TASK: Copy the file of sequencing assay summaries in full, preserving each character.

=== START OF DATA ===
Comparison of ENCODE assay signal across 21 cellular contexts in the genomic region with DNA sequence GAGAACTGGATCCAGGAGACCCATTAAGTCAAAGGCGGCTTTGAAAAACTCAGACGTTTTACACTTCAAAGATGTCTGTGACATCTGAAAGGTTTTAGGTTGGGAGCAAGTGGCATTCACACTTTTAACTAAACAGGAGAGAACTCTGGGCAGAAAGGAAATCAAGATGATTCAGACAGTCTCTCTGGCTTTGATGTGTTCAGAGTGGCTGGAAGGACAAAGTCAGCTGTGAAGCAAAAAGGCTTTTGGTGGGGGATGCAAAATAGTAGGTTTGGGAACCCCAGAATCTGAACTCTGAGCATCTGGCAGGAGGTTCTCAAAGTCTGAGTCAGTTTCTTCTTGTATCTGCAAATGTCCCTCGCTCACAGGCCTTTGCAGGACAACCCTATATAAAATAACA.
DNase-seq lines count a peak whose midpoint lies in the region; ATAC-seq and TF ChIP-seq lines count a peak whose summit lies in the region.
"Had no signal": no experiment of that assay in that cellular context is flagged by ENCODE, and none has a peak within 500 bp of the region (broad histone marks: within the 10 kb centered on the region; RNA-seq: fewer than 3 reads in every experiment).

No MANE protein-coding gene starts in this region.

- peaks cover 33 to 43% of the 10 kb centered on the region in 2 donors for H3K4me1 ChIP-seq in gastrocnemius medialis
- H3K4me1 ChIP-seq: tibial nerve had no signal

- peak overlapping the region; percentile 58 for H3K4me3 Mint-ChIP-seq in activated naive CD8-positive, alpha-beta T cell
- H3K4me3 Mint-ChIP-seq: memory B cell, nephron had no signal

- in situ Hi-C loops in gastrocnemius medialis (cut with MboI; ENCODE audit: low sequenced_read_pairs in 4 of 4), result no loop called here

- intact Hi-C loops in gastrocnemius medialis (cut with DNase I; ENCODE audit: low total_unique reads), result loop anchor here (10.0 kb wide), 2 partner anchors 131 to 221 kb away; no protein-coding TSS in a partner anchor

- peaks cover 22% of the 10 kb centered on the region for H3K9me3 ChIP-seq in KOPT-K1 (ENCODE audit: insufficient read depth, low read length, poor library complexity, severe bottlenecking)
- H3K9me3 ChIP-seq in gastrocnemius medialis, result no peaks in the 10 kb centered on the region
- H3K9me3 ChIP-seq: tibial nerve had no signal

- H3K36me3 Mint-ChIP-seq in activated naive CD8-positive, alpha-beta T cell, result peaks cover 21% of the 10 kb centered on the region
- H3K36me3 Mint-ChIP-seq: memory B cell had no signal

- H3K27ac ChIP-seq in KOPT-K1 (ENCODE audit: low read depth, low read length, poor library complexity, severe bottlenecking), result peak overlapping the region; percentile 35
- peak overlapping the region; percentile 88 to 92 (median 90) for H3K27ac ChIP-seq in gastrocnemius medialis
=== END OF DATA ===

Comparison of ENCODE assay signal across 21 cellular contexts in the genomic region with DNA sequence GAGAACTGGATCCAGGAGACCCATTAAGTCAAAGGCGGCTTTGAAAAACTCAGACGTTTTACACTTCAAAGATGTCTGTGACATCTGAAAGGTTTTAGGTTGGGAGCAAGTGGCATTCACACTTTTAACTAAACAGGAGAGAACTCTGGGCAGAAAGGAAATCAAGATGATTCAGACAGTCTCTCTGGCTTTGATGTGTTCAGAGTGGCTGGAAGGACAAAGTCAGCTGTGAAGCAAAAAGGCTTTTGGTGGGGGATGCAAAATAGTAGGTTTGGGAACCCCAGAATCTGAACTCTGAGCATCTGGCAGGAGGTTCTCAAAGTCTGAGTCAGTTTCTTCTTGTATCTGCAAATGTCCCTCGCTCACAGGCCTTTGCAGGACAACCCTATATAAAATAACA.
DNase-seq lines count a peak whose midpoint lies in the region; ATAC-seq and TF ChIP-seq lines count a peak whose summit lies in the region.
"Had no signal": no experiment of that assay in that cellular context is flagged by ENCODE, and none has a peak within 500 bp of the region (broad histone marks: within the 10 kb centered on the region; RNA-seq: fewer than 3 reads in every experiment).

No MANE protein-coding gene starts in this region.

- peaks cover 33 to 43% of the 10 kb centered on the region in 2 donors for H3K4me1 ChIP-seq in gastrocnemius medialis
- H3K4me1 ChIP-seq: tibial nerve had no signal

- peak overlapping the region; percentile 58 for H3K4me3 Mint-ChIP-seq in activated naive CD8-positive, alpha-beta T cell
- H3K4me3 Mint-ChIP-seq: memory B cell, nephron had no signal

- in situ Hi-C loops in gastrocnemius medialis (cut with MboI; ENCODE audit: low sequenced_read_pairs in 4 of 4), result no loop called here

- intact Hi-C loops in gastrocnemius medialis (cut with DNase I; ENCODE audit: low total_unique reads), result loop anchor here (10.0 kb wide), 2 partner anchors 131 to 221 kb away; no protein-coding TSS in a partner anchor

- peaks cover 22% of the 10 kb centered on the region for H3K9me3 ChIP-seq in KOPT-K1 (ENCODE audit: insufficient read depth, low read length, poor library complexity, severe bottlenecking)
- H3K9me3 ChIP-seq in gastrocnemius medialis, result no peaks in the 10 kb centered on the region
- H3K9me3 ChIP-seq: tibial nerve had no signal

- H3K36me3 Mint-ChIP-seq in activated naive CD8-positive, alpha-beta T cell, result peaks cover 21% of the 10 kb centered on the region
- H3K36me3 Mint-ChIP-seq: memory B cell had no signal

- H3K27ac ChIP-seq in KOPT-K1 (ENCODE audit: low read depth, low read length, poor library complexity, severe bottlenecking), result peak overlapping the region; percentile 35
- peak overlapping the region; percentile 88 to 92 (median 90) for H3K27ac ChIP-seq in gastrocnemius medialis